|Yoga is a Hindu spiritual discipline that developed thousands of years ago in India. The word "yoga" means "to join"-to unite the mind, body and spirit in harmony. Hatha yoga, the physical aspect of this discipline, combines movement, breathing, and mental focus and has become a generic name for a cornucopia of yoga styles.
It’s important to tell your physician about any supplements or complementary treatments you are considering or taking. It’s equally important that your physician listen respectfully to your questions and concerns regarding CAM.
What does science say of its benefits? And what do people report?
According to a 2002 study, yoga was used by more than 5% of the US population. It's even more popular among people with MS. Various surveys suggest that 10-30% of people with MS have used yoga.
Studies in MS and other conditions
Despite its popularity, there has been only one quality study of yoga and people with MS. The study from the Oregon Health Science University* (see below for study information) looked at the effect of yoga and aerobic exercise on cognitive function, fatigue, and mood in 69 participants assigned to conventional exercise, yoga, or nothing. After six months, both those who did yoga and conventional exercise showed decreased fatigue as measured in two fatigue measurement tests. However, no effect was detected on mood or cognitive function using standard measures. That may be because there is no such effect, or because the study was too small or the study duration was too short to detect an effect.
In the general population however, in at least five studies of yoga using various controls and comparisons, yoga seemed to be an effective treatment for depression. Other studies suggest that yoga may decrease anxiety and stress.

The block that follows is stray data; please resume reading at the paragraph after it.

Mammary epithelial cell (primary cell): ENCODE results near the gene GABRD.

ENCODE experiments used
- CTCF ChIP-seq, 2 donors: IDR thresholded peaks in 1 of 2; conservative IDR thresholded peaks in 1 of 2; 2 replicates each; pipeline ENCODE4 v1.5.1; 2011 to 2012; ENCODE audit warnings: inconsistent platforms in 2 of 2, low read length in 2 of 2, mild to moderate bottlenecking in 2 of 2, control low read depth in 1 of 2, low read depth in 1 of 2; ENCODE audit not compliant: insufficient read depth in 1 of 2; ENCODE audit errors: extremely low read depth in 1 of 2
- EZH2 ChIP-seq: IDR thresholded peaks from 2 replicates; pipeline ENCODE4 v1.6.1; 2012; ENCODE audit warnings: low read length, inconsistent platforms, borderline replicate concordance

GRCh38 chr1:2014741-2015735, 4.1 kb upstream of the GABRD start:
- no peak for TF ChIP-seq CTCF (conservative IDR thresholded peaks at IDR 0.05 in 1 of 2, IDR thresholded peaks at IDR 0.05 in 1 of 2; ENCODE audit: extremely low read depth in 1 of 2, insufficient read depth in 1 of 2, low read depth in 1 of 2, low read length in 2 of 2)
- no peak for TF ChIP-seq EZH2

Yoga's effect has been studied with other diseases. In asthma, yoga reduced medication use and increased lung function. For people with arthritis, yoga helped decrease joint pain and improve joint movement. Yoga has also been shown to decrease heart rate and lower blood pressure in people with cardiovascular disease.
How yoga might work
Yoga is an example of "mind-body" medicine. Other examples include prayer, tai chi, hypnosis, guided imagery, and meditation. These forms of CAM also involve some combination of movement, breathing, and mental focus to influence health. In scientific terms, mind-body modalities may influence the brain, which can influence the immune system, hormones, and involuntary functions such as blood pressure and heart rate, all for the better.
Yoga is a form of exercise. Exercise in general is known to provide numerous health benefits for people with (or without) MS. Exercise can improve muscle tone and cardiovascular heart health, and, of special interest to people with MS, may increase the production of proteins in the brain ("growth factors") that stimulate nerve growth.
What people report
Despite limited evidence from research, people with MS who practice yoga have been enthusiastic about its benefits. Surveys suggest that people with MS have used yoga most frequently to treat stiffness, to help relax, and to improve balance.
Yoga is relatively inexpensive and generally safe. It's not associated with any significant adverse effects for people with MS. However, people can get pulled muscles or sprains. Avoid vigorous styles of yoga and difficult postures if you have fatigue, heat sensitivity, or impaired balance; a serious lung, heart, or bone condition; significant spine problems, such as herniated discs; if you have had surgery recently; or are pregnant.
Yoga can be a valuable and rewarding complement to your conventional therapy, provided you find an appropriate class and a good teacher.